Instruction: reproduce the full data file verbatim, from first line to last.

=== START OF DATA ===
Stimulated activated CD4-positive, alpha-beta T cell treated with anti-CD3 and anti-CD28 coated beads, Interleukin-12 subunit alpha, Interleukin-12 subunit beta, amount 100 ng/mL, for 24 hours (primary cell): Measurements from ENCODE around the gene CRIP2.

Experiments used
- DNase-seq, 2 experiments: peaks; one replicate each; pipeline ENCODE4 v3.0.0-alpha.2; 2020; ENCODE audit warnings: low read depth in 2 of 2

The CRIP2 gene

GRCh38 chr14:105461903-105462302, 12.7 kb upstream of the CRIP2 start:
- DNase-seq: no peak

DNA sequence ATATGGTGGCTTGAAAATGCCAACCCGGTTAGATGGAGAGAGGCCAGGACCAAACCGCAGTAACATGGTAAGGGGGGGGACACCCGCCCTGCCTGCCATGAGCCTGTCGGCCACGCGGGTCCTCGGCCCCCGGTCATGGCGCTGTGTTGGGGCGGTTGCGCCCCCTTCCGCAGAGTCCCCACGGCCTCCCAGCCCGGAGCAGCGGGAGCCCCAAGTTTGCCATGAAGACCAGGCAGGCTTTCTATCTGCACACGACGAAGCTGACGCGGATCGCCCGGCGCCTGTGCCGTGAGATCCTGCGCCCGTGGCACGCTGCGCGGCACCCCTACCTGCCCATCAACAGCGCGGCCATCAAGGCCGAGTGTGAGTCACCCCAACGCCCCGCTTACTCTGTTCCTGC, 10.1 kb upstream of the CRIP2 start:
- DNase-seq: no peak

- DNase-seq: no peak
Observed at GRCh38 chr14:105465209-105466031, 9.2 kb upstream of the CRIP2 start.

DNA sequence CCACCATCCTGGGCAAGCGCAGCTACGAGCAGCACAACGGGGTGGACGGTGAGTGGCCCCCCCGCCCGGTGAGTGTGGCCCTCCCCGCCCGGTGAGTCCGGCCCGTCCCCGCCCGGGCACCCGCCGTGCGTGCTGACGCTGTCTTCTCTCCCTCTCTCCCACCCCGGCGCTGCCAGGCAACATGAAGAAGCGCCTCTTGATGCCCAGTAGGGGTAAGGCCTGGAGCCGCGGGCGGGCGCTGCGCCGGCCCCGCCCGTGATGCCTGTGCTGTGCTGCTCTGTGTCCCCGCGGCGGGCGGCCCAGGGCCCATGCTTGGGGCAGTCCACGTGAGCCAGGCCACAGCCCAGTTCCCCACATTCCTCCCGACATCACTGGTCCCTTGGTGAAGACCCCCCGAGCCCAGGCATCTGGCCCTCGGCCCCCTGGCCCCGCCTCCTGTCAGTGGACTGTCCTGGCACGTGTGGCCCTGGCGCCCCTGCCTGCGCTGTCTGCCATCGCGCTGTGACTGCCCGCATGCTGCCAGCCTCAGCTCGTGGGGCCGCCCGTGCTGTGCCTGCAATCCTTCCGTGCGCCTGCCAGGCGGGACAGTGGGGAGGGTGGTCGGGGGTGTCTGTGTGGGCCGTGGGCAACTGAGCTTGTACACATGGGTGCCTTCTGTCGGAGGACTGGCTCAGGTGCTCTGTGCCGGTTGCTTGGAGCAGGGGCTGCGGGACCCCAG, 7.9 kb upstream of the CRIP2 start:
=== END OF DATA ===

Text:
Stimulated activated CD4-positive, alpha-beta T cell treated with anti-CD3 and anti-CD28 coated beads, Interleukin-12 subunit alpha, Interleukin-12 subunit beta, amount 100 ng/mL, for 24 hours (primary cell): Measurements from ENCODE around the gene CRIP2.

Experiments used
- DNase-seq, 2 experiments: peaks; one replicate each; pipeline ENCODE4 v3.0.0-alpha.2; 2020; ENCODE audit warnings: low read depth in 2 of 2

The CRIP2 gene

GRCh38 chr14:105461903-105462302, 12.7 kb upstream of the CRIP2 start:
- DNase-seq: no peak

DNA sequence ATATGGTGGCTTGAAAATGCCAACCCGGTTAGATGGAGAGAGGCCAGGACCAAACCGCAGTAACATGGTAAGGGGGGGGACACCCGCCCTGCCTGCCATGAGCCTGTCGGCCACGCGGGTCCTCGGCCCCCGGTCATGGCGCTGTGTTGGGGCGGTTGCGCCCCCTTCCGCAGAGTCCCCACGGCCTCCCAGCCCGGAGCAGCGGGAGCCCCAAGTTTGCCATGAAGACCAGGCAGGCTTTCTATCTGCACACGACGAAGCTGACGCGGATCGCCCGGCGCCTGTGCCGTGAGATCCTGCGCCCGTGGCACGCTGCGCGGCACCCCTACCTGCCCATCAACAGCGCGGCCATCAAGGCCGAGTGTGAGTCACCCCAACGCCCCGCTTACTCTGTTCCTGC, 10.1 kb upstream of the CRIP2 start:
- DNase-seq: no peak

- DNase-seq: no peak
Observed at GRCh38 chr14:105465209-105466031, 9.2 kb upstream of the CRIP2 start.

DNA sequence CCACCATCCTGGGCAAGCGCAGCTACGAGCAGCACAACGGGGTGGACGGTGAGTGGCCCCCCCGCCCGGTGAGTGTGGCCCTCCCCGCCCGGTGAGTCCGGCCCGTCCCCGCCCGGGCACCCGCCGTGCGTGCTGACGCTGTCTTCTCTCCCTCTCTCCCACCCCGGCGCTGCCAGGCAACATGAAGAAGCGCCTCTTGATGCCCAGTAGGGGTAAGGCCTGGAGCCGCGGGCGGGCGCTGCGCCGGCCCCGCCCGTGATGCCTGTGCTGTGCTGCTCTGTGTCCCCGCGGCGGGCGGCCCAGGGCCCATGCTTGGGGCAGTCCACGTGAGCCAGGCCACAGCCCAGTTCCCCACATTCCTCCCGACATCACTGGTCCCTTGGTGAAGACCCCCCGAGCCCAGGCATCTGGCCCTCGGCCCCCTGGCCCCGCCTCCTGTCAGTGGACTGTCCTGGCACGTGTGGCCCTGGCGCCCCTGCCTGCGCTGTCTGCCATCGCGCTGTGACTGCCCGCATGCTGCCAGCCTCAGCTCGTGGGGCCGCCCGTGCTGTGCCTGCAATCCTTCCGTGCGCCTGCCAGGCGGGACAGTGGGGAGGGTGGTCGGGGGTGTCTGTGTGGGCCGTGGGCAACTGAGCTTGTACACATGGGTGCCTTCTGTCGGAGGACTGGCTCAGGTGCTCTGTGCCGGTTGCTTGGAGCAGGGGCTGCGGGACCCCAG, 7.9 kb upstream of the CRIP2 start: